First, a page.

Help a Lost Sheep! Portfolio Review Needed

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Topic Author
tin_foil_hat
Posts: 19
Joined: Fri Nov 05, 2021 7:28 am

Help a Lost Sheep! Portfolio Review Needed

Post by tin_foil_hat »

Greetings,

For the past several years, I've been proudly adopting the Boogleheads mentality in managing my investments. However, even the keenest eyes can miss a beat or two.

I would greatly appreciate your community wisdom in reviewing my portfolio for any blind spots or overlooked opportunities.

Thanks a million,
Ben
_______________________________________________________________


Emergency funds: Yes, 6 month in High Yield Savings account.

Debt: None

Tax Filing Status: Single

Tax Rate: 24% Federal, 0% State

Annual Gross Income: around $160K

State of Residence: WA

Age: 31

Desired Asset allocation: 100% stocks / 0% bonds
Desired International allocation: up to 10% of stocks / 0% bonds

_______________________________________________________________

Approximate size of total portfolio: 565K
_______________________________________________________________

Current assets:
401K (pre-tax)
28.3% | FXAIX - Fidelity 500 Index | Exp Ratio: 0.015%
7.9% | FSPSX - Fidelity International Index | Exp Ratio: 0.030%

HSA
2.5%| FSSNX- Fidelity Small Cap Index | Exp Ratio: 0.025%
1.6% | FZROX - Fidelity ZERO Total Market Index | Exp Ratio: 0.000%

Roth IRA (Fidelity)
7.6% | FSSNX- Fidelity Small Cap Index | Exp Ratio: 0.025%
3.4% | FZROX - Fidelity ZERO Total Market Index | Exp Ratio: 0.000%

Roth IRA (Vanguard)
9.1% | VSMAX - Vanguard Small-Cap Index Fund Admiral Shares) | Exp Ratio: 0.050%

529
1.4% | Vanguard 500 Index | Exp Ratio: 0.130%
Note: Invested $7.5K this year while planning to roll it over to Roth IRA in 15 years as it hits $35K. Otherwise use for education of my kid(s) - currently no kids.

Taxable
20.7% | VLCAX (Vanguard Large Cap Index)
9.5% | VTSAX (Total Market Index)
0.4% | Apple
3.3% | Tesla
1.3% | SPY (S&P 500 ETF)

Cripto
1.6% | Bitcoin
0.8% | Ethereum
_______________________________________________________________
Annual Contributions
401k: $23,000 (frontloaded in Q1)
Roth IRA: $7,000 (frontloaded in January 2024)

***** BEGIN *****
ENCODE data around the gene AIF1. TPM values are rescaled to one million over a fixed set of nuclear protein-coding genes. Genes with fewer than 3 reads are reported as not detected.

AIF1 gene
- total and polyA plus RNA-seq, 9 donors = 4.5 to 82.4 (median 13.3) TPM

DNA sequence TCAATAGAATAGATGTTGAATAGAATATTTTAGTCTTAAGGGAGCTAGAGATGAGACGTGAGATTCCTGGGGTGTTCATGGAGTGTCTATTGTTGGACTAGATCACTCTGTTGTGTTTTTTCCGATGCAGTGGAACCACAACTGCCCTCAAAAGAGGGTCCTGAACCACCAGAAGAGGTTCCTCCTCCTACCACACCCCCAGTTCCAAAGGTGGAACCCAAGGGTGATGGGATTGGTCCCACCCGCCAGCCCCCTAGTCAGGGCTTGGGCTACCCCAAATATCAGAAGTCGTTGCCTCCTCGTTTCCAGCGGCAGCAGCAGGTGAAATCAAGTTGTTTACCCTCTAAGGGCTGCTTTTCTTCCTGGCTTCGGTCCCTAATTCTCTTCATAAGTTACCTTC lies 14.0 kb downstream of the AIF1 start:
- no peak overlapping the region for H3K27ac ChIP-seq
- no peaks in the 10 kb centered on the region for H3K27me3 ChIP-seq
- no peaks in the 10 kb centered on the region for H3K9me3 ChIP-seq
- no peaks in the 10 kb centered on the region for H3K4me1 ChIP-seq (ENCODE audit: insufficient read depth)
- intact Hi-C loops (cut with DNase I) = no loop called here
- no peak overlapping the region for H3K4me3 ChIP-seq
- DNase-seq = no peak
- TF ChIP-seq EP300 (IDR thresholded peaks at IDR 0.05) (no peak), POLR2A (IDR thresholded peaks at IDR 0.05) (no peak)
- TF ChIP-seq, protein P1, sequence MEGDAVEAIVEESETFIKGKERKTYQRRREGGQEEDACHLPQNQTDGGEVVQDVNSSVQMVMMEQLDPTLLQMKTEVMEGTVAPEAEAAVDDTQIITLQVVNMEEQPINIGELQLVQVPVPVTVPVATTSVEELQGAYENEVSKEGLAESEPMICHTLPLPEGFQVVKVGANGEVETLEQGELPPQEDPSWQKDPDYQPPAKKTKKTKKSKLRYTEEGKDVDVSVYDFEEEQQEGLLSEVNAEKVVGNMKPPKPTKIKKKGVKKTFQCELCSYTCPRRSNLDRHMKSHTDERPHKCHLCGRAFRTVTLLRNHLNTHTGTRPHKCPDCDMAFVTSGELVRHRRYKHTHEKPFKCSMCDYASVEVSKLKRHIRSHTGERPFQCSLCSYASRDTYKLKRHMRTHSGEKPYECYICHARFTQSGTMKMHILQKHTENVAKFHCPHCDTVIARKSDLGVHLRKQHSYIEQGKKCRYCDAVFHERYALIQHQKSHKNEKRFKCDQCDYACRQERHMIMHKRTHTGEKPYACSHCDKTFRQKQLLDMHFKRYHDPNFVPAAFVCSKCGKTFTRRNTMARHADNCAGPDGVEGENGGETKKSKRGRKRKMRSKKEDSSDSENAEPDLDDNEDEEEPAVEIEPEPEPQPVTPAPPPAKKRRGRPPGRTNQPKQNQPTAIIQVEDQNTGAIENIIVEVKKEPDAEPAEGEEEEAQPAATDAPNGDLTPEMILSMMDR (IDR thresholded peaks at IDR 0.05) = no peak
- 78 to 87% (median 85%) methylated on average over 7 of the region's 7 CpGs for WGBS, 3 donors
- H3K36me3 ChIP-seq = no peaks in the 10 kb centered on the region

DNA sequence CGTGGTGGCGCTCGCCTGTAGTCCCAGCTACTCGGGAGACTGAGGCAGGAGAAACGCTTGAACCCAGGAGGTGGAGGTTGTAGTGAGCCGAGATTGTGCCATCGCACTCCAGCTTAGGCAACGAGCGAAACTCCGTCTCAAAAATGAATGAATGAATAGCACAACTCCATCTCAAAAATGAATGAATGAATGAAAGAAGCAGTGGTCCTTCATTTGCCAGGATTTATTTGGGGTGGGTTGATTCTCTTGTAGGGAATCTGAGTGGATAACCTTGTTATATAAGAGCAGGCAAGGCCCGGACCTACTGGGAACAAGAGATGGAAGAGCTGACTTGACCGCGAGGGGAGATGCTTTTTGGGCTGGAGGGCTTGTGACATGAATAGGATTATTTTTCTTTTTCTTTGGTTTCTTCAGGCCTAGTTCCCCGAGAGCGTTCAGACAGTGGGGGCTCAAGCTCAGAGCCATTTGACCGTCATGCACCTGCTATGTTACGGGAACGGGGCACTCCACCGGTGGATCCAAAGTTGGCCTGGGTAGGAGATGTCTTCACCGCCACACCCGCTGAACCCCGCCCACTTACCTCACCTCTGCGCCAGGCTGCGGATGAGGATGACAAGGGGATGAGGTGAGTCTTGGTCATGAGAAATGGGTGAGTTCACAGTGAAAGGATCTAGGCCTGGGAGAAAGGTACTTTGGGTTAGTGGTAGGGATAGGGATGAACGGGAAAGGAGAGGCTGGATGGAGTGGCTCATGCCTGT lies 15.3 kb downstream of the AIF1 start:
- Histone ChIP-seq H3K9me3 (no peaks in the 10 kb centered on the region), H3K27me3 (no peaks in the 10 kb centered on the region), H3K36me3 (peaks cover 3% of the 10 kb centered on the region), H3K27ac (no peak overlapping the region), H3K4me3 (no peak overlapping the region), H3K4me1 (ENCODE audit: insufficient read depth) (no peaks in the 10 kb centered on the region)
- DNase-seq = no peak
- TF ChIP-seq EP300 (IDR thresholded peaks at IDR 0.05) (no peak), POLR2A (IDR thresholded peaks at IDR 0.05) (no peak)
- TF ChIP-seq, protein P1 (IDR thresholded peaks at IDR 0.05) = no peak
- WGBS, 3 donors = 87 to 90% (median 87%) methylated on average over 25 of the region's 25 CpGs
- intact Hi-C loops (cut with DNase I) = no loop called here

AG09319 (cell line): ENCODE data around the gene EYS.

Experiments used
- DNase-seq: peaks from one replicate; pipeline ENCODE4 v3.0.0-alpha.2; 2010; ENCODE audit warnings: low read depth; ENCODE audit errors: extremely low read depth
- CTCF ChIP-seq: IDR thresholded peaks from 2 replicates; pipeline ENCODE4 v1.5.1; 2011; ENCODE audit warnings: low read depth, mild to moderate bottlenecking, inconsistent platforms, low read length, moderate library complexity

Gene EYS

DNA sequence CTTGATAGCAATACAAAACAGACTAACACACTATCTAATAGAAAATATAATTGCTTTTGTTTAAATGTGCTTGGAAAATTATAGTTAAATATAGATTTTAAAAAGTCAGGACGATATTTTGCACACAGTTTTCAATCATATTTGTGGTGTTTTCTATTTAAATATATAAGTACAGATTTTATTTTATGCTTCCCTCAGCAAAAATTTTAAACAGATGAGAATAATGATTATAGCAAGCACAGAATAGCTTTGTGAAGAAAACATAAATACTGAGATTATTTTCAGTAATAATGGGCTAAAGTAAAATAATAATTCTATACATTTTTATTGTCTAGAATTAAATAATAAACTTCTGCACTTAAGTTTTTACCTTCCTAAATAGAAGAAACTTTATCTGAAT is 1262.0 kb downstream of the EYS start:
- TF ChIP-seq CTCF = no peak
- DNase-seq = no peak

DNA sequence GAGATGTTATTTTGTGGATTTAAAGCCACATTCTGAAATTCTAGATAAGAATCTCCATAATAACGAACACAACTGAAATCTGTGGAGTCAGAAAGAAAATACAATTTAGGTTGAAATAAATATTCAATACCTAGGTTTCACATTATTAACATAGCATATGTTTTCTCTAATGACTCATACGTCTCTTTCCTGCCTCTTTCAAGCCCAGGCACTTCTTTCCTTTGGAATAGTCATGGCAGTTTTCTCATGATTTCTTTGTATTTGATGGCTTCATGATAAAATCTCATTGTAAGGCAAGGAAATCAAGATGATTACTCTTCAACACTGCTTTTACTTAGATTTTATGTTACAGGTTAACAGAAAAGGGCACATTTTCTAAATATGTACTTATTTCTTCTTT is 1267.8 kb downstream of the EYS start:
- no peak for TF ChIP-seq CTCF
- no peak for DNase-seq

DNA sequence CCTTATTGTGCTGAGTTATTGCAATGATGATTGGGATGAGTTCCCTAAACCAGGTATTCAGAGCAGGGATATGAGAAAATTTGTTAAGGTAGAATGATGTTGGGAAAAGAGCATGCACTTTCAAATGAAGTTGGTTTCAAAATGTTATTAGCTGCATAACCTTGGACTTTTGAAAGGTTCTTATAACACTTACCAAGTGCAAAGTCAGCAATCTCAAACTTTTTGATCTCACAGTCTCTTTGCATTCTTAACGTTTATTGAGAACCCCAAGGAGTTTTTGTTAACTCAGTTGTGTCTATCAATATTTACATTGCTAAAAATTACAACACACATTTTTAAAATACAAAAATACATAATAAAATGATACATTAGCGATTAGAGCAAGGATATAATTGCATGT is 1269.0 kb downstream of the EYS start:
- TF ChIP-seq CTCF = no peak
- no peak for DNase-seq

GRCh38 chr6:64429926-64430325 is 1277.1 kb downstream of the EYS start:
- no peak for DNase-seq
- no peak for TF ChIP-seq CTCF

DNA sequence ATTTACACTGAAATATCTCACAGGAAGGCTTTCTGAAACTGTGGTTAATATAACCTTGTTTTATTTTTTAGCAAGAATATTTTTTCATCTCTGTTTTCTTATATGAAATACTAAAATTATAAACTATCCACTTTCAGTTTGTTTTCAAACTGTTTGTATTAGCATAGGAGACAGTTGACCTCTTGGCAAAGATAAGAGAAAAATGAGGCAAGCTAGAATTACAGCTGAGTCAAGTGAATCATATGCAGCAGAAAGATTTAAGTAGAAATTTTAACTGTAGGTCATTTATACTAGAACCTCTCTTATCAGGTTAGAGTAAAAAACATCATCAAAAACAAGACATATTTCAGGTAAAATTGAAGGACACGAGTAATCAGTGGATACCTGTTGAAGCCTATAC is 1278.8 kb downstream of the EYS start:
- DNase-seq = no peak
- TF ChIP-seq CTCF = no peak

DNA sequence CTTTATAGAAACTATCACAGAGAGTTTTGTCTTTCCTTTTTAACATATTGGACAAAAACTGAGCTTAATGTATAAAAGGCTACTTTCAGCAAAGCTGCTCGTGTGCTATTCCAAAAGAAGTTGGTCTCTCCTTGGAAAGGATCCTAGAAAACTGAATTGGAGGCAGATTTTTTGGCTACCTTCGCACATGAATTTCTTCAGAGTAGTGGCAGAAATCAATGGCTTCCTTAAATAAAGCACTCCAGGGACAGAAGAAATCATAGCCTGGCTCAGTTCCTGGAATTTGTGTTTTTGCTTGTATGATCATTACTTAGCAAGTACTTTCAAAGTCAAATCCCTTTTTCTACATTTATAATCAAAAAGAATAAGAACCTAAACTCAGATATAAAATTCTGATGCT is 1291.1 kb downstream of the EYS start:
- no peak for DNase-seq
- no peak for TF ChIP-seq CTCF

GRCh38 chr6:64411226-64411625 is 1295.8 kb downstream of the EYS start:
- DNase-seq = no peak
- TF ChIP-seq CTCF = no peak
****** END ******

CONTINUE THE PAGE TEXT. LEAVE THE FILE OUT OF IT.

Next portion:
HSA: $4,150
Taxable: $15,000 (so far)

_______________________________________________________________

Questions:
1. I plan to continue contributing $50K - $75K per year for the next 12 years. Assuming an annual market return of 8-9% (adjusted for inflation), my goal is to reach $1M by age 35, $2M by age 40, and $3.5M by age 45 achieving financial independence. Do you notice any potential concerns ("yellow or red flags") in my portfolio? Should I consider a different asset allocation? I lean towards high-risk investments while recognizing importance of diversification.

2. Over the past 5 years, due to job changes and living in multiple states, I haven't purchased a primary residence. Real estate prices in the Seattle area continue to rise. Renting seems financially wise in the short term, but for the mid to long term buying might be more prudent since I plan to stay in this area. What are your thoughts on this?

3. I currently drive a 13-year-old Audi which runs like a champ. However, I enjoy the outdoors, and my Audi isn't suitable for some of the trails I want to explore. I'm considering purchasing a '10-'14 Lexus LX 570 (fancy yet more affordable Toyota Land Cruiser 200) for $18K-$24K. Based on my extensive research, this vehicle is known for its durability and capability, and I believe it could serve my needs well for another 10 years if well maintained. I'm fully aware that this isn't the most financially wise decision, but it's emotionally charged. Do you think this idea is completely irrational, or should I continue to consider it?

[Emojis removed from title (distracting formatting) - moderator Kendall]
Last edited by tin_foil_hat on Mon Jul 08, 2024 4:58 pm, edited 1 time in total.
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retired@50
Posts: 13950
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Re: Help a Lost Sheep! Portfolio Review Needed

Post by retired@50 »

tin_foil_hat wrote: Sun Jul 07, 2024 7:46 pm
529
1.4% | Vanguard 500 Index | Exp Ratio: 0.130%